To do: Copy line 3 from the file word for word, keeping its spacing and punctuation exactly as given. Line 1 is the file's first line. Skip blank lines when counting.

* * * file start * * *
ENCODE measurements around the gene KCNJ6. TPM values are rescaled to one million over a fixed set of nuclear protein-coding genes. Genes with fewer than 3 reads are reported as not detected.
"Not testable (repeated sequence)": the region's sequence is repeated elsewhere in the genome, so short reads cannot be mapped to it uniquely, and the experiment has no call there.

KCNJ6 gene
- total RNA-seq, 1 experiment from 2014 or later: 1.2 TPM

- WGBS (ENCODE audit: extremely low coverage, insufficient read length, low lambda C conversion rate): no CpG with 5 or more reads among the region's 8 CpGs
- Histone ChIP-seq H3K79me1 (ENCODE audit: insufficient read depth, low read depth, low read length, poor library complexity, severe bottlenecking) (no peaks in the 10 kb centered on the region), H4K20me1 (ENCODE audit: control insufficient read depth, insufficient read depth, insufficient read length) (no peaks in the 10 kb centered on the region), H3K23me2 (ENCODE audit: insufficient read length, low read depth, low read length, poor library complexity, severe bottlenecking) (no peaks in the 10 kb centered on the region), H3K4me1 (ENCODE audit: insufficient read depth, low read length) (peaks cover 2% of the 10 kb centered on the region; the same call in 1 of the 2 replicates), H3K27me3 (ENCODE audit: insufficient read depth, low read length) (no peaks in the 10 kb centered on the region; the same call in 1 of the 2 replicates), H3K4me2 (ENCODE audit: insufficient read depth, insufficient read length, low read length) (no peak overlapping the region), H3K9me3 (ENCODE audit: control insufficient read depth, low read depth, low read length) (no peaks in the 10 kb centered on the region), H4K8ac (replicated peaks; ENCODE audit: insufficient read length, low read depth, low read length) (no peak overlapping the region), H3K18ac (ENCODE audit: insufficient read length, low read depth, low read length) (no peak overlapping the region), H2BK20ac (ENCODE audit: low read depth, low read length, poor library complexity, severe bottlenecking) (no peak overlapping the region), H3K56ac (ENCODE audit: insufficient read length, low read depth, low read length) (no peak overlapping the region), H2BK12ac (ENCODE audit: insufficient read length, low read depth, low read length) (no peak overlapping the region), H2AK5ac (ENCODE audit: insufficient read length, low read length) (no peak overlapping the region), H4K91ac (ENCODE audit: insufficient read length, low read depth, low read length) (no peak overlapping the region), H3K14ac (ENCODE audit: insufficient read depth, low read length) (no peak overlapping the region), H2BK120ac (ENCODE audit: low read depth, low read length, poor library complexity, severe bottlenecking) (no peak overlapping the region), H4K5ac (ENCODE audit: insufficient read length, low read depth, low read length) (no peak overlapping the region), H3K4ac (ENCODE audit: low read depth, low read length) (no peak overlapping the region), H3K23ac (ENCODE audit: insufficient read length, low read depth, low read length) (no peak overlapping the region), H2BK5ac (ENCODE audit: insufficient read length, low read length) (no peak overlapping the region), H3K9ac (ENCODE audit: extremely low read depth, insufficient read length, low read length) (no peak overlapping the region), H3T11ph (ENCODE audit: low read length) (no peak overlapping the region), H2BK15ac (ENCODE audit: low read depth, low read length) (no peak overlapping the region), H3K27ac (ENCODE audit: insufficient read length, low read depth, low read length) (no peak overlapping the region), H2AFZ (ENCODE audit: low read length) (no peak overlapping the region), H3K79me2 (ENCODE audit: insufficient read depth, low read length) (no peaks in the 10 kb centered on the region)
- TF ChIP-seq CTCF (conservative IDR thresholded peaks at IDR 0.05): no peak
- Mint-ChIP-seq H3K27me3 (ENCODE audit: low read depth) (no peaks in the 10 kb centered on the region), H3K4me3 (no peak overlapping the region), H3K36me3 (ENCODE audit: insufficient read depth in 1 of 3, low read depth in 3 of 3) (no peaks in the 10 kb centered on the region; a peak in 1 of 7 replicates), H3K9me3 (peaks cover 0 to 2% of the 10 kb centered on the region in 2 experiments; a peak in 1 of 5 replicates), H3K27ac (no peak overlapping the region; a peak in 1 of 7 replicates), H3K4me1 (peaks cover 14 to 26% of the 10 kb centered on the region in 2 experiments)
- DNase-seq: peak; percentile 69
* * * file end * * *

KCNJ6 gene